Charles A. BurkeBGE foremanCharles A. Burke, who was...

January 08, 1995

Charles A. Burke

BGE foreman

Charles A. Burke, who was wounded on Iwo Jima in World War II and worked 34 years for Baltimore Gas and Electric Co., died Wednesday at Johns Hopkins Hospital of a stroke. The Linthicum resident was 74.

Mr. Burke worked for BGE as a foreman on gas distribution crews and an instructor. He retired in 1981.

"He was quite proud of his contributions during the war," said his son-in-law, Doug Foster.

Mr. Burke, a Marine medical corpsman, received a Purple Heart after being wounded on the second or third day of the February 1945 assault to capture Iwo Jima, one of two islands that $H guarded the approach to Japan from the south. He was discharged in 1945, but was recalled to active duty during the Korean War. He served several years on assignments at U.S. bases.

Mr. Burke was born in Crompton Charles County. He entered the Navy in 1939 and transferred to the Marines in 1942.

He was a member of Lakeland Presbyterian Church and sang with the Noteables, an American Association of Retired Persons men's choir. Mr. Burke also was a past commander of American Legion Post 226 in South Baltimore.

Services are scheduled for 11 a.m. tomorrow at the Ambrose Funeral Home of Lansdowne, 2719 Hammonds Ferry Road.

He is survived by his wife, the former Elaine Hauenstein; two daughters, Sharyn Foster, of Manassas, Va. and Christine Bryant of Baltimore; three granddaughters and six great-grandsons.

Naomi C. Dorr

Operated trucking firm

Naomi C. Dorr, who operated an ice business and later a trucking business in Baltimore with her husband, died Monday at the Largo, Fla., Medical Center of heart failure. She was 91.

Marvin and Naomi Dorr operated an ice business in Brooklyn for about 15 years, then left the business in 1934 to found Western Maryland Transfer Inc., hauling lumber. After Mr. Dorr died in the late 1930s, Mrs. Dorr continued to run the trucking business until 1978, when she retired.

A native of Baltimore, Mrs. Dorr lived in the city until she moved to Largo six months ago.

She was a member of the Order of the Eastern Star in Brooklyn and the Women's Traffic Club.

Services are scheduled for 11 a.m. tomorrow at the Gonce Funeral Home, 4001 Ritchie Highway.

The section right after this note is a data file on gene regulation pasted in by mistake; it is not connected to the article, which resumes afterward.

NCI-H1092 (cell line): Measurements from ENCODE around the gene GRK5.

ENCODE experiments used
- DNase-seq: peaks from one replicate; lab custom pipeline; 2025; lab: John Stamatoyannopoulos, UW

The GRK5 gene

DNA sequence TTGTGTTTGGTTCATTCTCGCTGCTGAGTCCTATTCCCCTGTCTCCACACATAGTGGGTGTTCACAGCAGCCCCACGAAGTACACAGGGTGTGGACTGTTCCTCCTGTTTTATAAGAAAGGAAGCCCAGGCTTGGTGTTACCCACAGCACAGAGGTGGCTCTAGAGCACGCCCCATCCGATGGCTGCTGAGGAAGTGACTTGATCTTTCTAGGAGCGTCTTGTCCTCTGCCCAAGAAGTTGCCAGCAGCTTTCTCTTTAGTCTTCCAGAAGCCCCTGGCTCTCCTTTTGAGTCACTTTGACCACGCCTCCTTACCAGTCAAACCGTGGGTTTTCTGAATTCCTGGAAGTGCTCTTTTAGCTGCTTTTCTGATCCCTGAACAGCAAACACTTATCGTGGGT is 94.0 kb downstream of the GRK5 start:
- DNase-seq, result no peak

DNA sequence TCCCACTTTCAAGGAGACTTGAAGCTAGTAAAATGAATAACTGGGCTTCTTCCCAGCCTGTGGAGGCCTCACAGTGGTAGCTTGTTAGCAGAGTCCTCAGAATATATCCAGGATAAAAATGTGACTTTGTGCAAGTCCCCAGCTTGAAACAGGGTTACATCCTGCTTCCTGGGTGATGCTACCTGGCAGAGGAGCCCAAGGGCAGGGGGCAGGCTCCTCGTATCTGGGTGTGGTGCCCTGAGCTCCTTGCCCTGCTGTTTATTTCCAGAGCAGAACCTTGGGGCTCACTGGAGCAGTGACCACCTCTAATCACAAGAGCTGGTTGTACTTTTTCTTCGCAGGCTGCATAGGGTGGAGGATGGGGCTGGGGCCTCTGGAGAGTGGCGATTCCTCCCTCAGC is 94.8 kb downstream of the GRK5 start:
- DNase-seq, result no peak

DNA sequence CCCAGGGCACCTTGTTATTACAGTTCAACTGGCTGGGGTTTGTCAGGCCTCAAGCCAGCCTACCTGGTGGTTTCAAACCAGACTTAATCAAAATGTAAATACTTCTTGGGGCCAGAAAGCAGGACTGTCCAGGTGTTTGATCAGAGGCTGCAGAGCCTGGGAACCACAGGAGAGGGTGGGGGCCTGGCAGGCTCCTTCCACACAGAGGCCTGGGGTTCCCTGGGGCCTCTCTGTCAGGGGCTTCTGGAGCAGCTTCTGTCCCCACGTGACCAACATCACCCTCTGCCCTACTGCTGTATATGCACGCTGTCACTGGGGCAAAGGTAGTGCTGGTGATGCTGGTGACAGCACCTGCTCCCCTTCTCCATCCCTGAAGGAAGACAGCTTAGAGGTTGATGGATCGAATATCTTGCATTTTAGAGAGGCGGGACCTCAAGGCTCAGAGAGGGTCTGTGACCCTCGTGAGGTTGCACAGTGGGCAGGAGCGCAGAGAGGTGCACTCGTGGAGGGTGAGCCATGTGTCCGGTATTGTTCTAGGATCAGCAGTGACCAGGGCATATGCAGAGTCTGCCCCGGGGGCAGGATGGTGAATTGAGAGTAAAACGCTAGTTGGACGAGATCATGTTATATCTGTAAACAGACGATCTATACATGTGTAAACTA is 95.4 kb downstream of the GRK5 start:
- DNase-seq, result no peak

Surviving are a daughter, Alice D. Lesner of Largo, Fla.; a brother, John Congleton of Pasadena; two sisters, Eula Armiger of Brooklyn Park and Evelyn Arnold of Ferndale; one grandchild; two great-grandchildren; and one-great-great-grandchild.

M.M. Guttenberger

Active church member

Margaret M. Guttenberger, an active member of Sacred Heart of Jesus Catholic Church in Highlandtown who devoted 26 years to caring for an invalid husband, died of heart failure Thursday at St. Joseph's Hospital. She was 82.

Born Margaret Scheller in Baltimore, she lived for many years in Highlandtown. She and her husband, Andrew, moved to Arbutus in 1988, where she cared for him until his death in 1992.

At Sacred Heart Church, Mrs. Guttenberger belonged to the Ladies of the Holy Family, the altar society and the Cheer-Up Club, which kept up social contacts with sick or shut-in members.

Mrs. Guttenberger attended St. Michael's Commercial School. A homemaker, she loved bingo and card games, said her daughter Catherine Gabriel of Arbutus.

A Mass of Christian burial is scheduled for 10 a.m. tomorrow at Sacred Heart of Jesus Catholic Church.

In addition to her daughter, she is survived by another daughter, Barbara Schumacher of Monroe, Ohio; a brother, James Scheller of Culpeper, Va.; a sister, Catherine Nicodemus of Rodgers Forge; and four grandchildren.

Memorial donations may be made to Sacred Heart Church, 600 S. Conkling St., Baltimore, 21224.

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